The solar roofing panels would enable buildings to generate, store and release their own secure electricity supply. This could reduce reliance on fossil fuel energy and ease pressure on the National Grid, as surplus power generated by a building can be used to charge up electric vehicles.
Named ‘Active Buildings’, the concept has reportedly shown success in the operation of two buildings on the Swansea University campus for several years. The new research aims to explore the technology’s potential further and accelerate the process of turning it into products for industry to manufacture.
Traditional solar cells are manufactured from silicon, which is expensive and requires a lot of energy to produce. But a new, highly efficient type of cell, called a perovskite solar cell (PSC), is a cheaper and lighter alternative. PSCs can be made locally using widely available materials and manufacturing them emits less than half the carbon compared to a silicon cell.
Another advantage of PSCs over silicon is that they are flexible rather than rigid. This means they can be printed using techniques such as screen printing, directly onto a material such as coated steel.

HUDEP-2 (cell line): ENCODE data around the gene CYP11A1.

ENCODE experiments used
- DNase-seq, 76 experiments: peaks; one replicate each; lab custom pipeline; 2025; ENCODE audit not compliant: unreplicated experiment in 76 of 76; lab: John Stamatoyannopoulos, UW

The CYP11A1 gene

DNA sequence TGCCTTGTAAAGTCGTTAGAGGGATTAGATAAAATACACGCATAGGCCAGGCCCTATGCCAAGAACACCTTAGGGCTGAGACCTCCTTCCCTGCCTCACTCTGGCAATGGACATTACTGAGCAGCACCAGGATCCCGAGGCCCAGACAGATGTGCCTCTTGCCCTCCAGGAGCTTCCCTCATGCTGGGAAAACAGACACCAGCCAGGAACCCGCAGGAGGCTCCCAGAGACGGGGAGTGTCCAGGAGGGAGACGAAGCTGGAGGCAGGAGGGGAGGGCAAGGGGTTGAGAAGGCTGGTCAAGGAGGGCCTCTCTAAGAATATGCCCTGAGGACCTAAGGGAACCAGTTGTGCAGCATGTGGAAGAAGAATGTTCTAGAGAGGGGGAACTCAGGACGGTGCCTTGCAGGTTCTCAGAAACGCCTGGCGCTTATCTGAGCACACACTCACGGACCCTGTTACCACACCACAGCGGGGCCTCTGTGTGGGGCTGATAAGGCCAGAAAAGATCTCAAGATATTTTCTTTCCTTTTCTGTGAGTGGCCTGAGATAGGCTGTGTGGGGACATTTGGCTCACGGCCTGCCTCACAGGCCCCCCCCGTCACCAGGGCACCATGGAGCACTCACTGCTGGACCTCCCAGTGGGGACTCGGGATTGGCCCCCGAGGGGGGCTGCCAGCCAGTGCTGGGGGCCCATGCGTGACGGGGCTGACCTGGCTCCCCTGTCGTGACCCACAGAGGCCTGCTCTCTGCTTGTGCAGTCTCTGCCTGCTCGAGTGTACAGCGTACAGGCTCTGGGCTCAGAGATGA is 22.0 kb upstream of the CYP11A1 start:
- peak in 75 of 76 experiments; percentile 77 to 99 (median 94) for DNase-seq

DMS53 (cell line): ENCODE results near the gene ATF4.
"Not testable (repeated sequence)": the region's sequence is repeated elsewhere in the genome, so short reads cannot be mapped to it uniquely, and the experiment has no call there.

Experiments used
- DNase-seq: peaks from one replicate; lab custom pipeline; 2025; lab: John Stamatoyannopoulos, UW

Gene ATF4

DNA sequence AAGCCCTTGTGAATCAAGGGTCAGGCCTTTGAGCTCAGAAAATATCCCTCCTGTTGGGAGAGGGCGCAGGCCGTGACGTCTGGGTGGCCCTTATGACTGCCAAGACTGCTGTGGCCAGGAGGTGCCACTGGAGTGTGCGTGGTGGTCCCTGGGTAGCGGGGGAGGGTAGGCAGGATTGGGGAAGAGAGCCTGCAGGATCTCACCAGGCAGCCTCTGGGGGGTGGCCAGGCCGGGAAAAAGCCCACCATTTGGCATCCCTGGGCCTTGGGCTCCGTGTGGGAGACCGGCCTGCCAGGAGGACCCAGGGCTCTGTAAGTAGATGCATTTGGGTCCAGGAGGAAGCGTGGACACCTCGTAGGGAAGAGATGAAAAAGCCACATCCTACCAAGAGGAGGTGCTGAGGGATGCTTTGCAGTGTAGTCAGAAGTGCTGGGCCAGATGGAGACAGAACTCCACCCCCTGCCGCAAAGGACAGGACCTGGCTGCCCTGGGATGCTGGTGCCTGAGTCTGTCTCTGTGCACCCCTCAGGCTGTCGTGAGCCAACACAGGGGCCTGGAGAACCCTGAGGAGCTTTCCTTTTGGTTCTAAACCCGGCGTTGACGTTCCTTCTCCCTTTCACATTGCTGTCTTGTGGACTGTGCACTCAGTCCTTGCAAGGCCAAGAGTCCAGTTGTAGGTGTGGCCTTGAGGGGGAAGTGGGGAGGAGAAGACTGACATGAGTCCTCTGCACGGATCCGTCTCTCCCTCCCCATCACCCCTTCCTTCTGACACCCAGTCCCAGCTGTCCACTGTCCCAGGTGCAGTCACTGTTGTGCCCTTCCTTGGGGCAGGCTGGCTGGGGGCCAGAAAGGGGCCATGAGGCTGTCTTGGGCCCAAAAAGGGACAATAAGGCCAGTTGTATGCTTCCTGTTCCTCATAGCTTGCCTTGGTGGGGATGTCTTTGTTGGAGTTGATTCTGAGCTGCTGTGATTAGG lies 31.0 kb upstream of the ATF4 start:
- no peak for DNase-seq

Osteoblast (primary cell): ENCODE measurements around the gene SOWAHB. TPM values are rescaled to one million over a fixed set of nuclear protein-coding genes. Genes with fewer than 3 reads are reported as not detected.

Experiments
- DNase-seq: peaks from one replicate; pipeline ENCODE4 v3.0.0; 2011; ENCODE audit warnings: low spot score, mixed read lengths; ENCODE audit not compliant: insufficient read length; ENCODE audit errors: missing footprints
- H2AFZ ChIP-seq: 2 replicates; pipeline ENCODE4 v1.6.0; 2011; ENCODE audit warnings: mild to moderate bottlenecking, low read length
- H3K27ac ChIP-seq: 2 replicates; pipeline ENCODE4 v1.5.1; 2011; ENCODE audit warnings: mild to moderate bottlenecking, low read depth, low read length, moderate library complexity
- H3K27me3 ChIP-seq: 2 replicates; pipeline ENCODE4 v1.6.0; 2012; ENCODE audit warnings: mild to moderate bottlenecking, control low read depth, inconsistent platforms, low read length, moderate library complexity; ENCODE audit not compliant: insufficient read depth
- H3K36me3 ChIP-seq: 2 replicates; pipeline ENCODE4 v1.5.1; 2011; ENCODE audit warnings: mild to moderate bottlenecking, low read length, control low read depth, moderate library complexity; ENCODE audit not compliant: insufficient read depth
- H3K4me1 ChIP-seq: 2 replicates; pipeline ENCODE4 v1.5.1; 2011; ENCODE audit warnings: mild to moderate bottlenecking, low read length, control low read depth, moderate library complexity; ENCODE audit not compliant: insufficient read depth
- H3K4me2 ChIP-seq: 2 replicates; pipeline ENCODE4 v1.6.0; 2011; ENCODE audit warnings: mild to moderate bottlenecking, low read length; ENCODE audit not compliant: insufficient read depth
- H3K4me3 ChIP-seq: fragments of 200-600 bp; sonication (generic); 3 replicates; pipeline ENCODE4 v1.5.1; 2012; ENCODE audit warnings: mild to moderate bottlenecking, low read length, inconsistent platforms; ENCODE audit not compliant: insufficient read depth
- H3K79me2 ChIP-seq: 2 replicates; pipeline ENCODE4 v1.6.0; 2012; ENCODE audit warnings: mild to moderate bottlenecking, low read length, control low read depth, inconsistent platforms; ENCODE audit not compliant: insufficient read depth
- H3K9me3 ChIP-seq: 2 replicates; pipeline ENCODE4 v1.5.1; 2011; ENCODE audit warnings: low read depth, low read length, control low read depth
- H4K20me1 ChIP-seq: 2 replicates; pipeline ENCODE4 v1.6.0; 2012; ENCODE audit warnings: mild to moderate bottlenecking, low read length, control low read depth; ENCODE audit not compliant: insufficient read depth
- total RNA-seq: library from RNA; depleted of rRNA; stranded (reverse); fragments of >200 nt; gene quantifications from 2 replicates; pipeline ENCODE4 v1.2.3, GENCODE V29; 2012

Researchers said this could lead to innovative steel products for use in the construction industry that have in-built solar generating technology.
Professor Dave Worsley, head of materials science and engineering at Swansea University, said that the technology will help to tackle the energy crisis and the climate crisis at the same time.
“The future is about solar energy technology being built in, not added on afterwards,” Worsley said. “These printable solar cells can be built into the fabric of our homes, shops and offices, allowing them to generate the power they need, and more besides.”
The collaboration was launched with the signing of a Memorandum of Understanding at the University’s Bay campus, where the Active Buildings are located. It is the latest chapter in a longstanding partnership between Swansea University and Tata Steel.
Swansea University will contribute expertise in manufacturing the printable cells, led by the SPECIFIC Innovation Centre, which pioneered the concept of Active Buildings and designed and built the Active Office and Classroom. Tata Steel bring their expertise in coatings on steel, screen printing and supply chains for materials.
Sumitesh Das, Tata Steel UK’s R&D director commented: “The combination of a ‘green’ solar technology with steel is a significant step in our net zero ambitions. We are excited by the positive effect such solutions can have on some of the poorest communities, who, through such technologies, could be taken out of fuel poverty.”